|By Bob Weaver|
High-tech geo-surveying has returned to Calhoun, looking for pockets of Marcellus Shale natural gas, likely evaluating angles of underground faults that could be accessed by horizontal drilling.
Those tiny flags along highways in the Beech, Spring Run, Arnoldsburg, Mt. Zion, White Pine and other areas, denote where Geokinetics USA Inc. from Houston, Texas will likely be using large earth thumpers to map the underground world.
Such outfits have used small explosives after drilling holes into the earth to obtain readings.
Over ten years ago, geo-surveying descended on Calhoun with technology in anticipation of deep well drilling.
In Calhoun and regional counties, the gas pockets are known, with the latest efforts likely defining how to maneuver through shifting earth plates for slant drilling in the Marcellus.
Geokinetics USA Inc. says its seismic crews and processing experts are "equipped with the latest technology and are continually pushing operating boundaries in the quest to provide optimum data safely and efficiently.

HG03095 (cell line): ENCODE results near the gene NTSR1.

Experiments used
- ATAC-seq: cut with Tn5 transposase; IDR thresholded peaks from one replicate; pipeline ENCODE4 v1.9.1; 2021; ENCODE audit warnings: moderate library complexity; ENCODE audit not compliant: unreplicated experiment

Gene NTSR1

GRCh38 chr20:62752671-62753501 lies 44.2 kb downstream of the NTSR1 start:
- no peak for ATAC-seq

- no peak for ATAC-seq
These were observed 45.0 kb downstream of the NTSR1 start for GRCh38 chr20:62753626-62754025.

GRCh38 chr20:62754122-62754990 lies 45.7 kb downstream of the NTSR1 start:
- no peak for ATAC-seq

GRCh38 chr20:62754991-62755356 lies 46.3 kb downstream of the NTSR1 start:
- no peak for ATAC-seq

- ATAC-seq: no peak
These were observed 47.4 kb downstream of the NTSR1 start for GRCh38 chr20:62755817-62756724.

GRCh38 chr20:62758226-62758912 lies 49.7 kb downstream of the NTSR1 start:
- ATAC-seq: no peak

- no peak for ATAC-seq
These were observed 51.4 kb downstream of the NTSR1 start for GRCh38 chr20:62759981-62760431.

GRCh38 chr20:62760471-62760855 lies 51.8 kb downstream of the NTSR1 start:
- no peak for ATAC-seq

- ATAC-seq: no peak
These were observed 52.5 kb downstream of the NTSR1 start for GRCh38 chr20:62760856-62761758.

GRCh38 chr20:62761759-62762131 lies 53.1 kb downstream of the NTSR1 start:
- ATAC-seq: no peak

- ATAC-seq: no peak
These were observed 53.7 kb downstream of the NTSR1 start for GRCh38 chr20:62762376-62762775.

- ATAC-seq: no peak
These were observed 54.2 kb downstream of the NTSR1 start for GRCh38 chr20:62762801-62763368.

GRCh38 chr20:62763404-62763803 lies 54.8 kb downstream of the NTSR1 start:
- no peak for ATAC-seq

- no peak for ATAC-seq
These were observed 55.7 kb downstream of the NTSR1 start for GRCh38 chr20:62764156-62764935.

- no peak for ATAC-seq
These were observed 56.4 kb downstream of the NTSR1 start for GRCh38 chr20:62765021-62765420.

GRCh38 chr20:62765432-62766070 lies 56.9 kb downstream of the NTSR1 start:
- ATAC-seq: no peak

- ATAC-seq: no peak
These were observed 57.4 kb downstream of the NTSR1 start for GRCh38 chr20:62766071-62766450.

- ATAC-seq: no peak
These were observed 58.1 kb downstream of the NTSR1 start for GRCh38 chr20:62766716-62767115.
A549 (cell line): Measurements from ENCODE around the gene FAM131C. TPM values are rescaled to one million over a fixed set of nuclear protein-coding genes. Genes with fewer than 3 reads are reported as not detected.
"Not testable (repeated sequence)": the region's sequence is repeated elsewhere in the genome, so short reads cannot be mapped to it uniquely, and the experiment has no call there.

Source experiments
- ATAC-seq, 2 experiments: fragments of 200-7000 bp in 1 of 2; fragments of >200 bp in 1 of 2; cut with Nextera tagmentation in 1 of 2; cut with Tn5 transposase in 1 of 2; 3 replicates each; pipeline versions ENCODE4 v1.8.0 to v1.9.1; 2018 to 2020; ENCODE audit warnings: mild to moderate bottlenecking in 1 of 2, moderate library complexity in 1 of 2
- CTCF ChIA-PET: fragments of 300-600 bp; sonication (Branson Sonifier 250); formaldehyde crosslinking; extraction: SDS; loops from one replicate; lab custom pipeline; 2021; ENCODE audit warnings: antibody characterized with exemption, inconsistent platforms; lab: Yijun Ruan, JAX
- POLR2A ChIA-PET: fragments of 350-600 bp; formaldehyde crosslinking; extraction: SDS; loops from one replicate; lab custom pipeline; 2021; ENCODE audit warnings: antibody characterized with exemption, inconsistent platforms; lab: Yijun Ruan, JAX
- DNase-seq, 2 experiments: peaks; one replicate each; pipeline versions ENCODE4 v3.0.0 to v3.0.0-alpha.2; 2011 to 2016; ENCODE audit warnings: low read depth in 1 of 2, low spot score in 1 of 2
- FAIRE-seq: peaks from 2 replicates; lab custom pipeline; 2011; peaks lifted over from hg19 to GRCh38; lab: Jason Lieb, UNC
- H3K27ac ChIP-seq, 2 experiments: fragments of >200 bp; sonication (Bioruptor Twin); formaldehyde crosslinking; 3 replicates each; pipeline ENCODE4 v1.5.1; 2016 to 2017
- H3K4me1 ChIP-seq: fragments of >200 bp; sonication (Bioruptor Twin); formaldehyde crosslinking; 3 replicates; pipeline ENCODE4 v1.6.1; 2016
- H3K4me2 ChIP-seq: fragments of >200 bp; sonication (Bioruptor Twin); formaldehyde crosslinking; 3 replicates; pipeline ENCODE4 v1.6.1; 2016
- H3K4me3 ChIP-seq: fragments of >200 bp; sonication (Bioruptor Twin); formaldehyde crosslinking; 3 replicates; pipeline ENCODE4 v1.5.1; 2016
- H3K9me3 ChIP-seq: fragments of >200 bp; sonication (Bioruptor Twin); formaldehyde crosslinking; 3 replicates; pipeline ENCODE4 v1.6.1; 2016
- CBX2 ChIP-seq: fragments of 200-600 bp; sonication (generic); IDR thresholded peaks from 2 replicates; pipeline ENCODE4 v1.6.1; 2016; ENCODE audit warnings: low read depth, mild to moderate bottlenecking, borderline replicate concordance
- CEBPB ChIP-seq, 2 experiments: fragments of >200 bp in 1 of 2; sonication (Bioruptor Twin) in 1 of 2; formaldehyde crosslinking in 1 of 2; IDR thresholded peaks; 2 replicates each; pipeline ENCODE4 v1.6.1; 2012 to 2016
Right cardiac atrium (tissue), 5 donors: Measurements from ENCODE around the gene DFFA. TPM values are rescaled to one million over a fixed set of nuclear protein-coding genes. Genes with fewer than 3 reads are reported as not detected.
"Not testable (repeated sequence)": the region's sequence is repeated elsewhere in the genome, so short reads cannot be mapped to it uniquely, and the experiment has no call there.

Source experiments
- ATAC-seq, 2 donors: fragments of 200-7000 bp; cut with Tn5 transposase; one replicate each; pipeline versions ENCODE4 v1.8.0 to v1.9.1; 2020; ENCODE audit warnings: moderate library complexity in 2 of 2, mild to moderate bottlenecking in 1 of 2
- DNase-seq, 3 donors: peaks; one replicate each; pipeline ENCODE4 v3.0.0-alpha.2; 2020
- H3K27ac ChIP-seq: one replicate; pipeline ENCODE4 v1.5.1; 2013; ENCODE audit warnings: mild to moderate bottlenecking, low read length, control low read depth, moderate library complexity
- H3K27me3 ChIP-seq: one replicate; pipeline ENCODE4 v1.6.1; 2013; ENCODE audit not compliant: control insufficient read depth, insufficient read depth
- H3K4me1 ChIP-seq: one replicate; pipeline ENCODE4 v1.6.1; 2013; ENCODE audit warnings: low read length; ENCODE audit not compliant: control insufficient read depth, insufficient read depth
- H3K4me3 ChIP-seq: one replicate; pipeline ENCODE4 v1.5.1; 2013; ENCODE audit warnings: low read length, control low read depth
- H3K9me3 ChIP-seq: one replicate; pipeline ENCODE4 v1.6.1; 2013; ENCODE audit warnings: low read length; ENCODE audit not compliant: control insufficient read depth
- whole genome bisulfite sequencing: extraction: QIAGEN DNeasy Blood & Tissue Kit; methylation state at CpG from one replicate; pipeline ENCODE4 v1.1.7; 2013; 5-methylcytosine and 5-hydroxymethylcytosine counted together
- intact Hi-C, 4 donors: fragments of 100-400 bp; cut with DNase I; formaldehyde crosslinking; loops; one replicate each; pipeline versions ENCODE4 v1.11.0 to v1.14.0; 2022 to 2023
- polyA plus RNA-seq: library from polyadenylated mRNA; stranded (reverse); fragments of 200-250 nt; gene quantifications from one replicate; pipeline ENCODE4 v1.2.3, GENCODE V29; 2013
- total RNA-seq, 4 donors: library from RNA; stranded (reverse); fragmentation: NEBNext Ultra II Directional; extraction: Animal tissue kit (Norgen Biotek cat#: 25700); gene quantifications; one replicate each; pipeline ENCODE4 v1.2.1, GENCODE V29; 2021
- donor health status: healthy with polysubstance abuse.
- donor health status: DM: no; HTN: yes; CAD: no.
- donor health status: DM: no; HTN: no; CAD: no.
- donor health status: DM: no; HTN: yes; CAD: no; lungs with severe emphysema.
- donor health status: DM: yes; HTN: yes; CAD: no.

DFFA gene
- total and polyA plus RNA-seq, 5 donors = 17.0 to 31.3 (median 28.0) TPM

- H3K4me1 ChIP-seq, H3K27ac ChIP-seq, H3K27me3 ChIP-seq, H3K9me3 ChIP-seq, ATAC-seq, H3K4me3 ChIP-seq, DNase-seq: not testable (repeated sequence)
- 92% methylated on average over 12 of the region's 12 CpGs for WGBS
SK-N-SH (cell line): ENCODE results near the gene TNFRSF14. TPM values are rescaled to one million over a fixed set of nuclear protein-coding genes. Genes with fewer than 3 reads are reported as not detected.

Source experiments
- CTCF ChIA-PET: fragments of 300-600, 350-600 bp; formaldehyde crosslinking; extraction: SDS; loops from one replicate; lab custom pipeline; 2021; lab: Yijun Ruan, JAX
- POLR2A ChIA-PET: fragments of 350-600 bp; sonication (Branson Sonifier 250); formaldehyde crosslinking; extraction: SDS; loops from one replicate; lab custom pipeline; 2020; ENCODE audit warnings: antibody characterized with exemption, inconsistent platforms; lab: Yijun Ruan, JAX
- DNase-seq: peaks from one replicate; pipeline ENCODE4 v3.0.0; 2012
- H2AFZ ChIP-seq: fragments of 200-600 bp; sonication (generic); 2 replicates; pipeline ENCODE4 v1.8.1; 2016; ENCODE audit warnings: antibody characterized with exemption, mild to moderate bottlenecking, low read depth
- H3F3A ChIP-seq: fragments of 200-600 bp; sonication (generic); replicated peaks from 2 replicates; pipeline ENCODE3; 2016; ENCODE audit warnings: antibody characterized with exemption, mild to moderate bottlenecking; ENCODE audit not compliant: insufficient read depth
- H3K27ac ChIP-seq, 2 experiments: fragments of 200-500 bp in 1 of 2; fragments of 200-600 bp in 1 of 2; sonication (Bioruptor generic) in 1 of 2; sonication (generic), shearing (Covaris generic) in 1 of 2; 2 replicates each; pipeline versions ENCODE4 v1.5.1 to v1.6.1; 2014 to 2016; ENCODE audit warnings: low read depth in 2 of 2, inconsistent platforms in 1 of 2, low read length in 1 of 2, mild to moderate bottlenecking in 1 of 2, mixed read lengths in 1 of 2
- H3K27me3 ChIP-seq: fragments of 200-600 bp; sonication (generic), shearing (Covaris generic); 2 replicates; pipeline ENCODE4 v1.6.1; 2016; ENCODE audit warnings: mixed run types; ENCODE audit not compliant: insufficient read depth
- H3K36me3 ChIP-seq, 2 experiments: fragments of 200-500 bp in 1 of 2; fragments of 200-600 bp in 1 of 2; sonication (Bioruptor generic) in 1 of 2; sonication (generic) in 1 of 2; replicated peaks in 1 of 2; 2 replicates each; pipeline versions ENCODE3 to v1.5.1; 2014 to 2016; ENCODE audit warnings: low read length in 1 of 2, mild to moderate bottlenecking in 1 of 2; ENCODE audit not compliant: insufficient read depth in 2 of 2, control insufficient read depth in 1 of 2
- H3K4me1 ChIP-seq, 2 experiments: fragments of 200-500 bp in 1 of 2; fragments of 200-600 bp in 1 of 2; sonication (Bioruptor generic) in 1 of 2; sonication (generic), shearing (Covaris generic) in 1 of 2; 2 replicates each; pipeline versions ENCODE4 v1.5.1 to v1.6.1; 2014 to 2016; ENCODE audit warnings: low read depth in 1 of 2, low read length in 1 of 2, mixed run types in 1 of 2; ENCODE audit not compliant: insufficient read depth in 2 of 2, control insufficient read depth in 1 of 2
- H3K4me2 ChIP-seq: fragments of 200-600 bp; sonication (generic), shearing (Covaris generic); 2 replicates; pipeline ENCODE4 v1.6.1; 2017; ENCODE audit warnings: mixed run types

Thumper photographed by the Herald in 1999
The testing companies do not seek permission of the local holders of the royalty to evaluate their holdings, but do obtain a permit from the WV Department of Highways to do the research from public right-of-way.
Marcellus development has been slowed by the current low price of natural gas, although a number of wells have been drilled in Calhoun.
Chesapeake Gas reportedly made a deal with a Norwegian company to lease Calhoun and regional gas royalty for $5,666.66 per acre, while Chesapeake frequently paid local owners between $5-$10 an acre for the leases.
Calhoun is listed on maps as a key Marcellus Shale location.
That formation has generally been defined as under 6,000 feet.
Yet to be tapped, the huge reserves of deep well gas under the county.